already!) The room is about 40x15' but there are some doorways. None of my
work is monumental in size, my largest pieces are about 2 feet tall but many
pieces are very small. I am wondering how much I should put into this space.
I plan to use the rectangular pedestals that belong to the gallery as well
as some homemade sonotube pedestals. A few pieces can also be hung on the
wall. The gallery wants everything up against the wall for safety reasons.
I appreciate any suggestions.


Carole Fox
Silver Fox Pottery
Elkton, MD
silverfoxpottery@comcast.net

______________________________________________________________________________
Send postings to clayart@lsv.ceramics.org

You may look at the archives for the list or change your subscription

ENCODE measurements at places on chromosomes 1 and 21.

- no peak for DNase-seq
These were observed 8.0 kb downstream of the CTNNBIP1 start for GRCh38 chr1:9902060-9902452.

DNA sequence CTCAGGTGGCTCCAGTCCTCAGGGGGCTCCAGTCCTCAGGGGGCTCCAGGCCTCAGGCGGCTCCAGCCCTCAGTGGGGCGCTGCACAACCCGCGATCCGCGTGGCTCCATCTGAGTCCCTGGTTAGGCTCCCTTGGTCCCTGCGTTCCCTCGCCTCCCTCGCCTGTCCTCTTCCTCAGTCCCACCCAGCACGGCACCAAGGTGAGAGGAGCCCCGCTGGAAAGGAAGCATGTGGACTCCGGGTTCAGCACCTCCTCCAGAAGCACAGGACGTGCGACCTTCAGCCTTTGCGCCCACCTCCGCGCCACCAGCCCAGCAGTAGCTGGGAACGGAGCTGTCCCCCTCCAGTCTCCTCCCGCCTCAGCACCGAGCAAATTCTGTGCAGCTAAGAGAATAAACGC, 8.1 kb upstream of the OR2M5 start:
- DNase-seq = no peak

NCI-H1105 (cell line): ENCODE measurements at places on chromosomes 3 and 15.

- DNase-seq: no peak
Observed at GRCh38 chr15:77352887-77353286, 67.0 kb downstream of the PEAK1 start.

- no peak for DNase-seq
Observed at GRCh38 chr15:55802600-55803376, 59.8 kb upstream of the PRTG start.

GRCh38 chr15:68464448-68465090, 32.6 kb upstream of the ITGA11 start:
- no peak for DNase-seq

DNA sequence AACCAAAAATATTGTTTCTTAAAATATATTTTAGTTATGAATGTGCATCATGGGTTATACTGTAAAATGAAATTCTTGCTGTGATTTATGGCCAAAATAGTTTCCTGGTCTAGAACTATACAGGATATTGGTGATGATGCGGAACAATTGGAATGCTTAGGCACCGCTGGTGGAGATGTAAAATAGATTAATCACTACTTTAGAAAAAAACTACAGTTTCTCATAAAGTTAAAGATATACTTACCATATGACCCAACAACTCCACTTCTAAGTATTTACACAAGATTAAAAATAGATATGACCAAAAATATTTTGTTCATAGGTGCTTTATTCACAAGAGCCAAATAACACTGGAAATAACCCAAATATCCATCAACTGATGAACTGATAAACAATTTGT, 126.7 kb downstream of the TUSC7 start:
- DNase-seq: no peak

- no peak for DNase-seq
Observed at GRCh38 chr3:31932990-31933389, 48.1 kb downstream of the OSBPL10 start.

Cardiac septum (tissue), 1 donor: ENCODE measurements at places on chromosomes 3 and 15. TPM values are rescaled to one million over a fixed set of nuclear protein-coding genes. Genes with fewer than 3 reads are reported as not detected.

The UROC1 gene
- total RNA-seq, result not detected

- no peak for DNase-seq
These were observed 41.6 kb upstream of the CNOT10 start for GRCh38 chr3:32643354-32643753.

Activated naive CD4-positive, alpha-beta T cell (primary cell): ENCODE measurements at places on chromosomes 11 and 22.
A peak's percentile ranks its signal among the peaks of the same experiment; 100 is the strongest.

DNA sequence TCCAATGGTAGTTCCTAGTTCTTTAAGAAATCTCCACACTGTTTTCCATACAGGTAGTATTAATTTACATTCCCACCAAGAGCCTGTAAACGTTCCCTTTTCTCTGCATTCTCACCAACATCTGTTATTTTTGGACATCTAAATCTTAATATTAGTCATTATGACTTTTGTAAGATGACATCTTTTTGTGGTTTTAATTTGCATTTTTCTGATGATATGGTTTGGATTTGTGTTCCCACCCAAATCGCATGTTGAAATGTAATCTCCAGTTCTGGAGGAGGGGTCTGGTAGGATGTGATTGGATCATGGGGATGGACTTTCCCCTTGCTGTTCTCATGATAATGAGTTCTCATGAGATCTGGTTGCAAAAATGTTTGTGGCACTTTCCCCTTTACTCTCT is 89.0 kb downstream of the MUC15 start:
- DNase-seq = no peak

settings from http://www.ceramics.org/clayart/

Moderator of the list is Mel Jacobson who may be reached at melpots@pclink.com.



---------------------------------
Yahoo! Music Unlimited - Access over 1 million songs.Try it free.

William & Susan Schran User on mon 17 jul 06


On 7/17/06 8:55 AM, "Carole Fox" wrote:

> I plan to use the rectangular pedestals that belong to the gallery as well
> as some homemade sonotube pedestals. A few pieces can also be hung on the
> wall. The gallery wants everything up against the wall for safety reasons.
> I appreciate any suggestions.

Carole,

I'd suggest you go look at the space a couple of times, preferably with
shows installed, to get a good sense of the space. Measure and count up the
number of stands you and the gallery has. See (bring one to the gallery) if
your pedestals and the gallery's pedestals will work together or if you'll
need to separate them.

If the gallery has images of previous shows of 3D work, ask if you can see
how the gallery was set-up

To make it more interesting, think about making sets/groups of pedestals, of
different levels against the wall. Lower pedestals for bowls & platters
where the interior of the form is important and taller forms on taller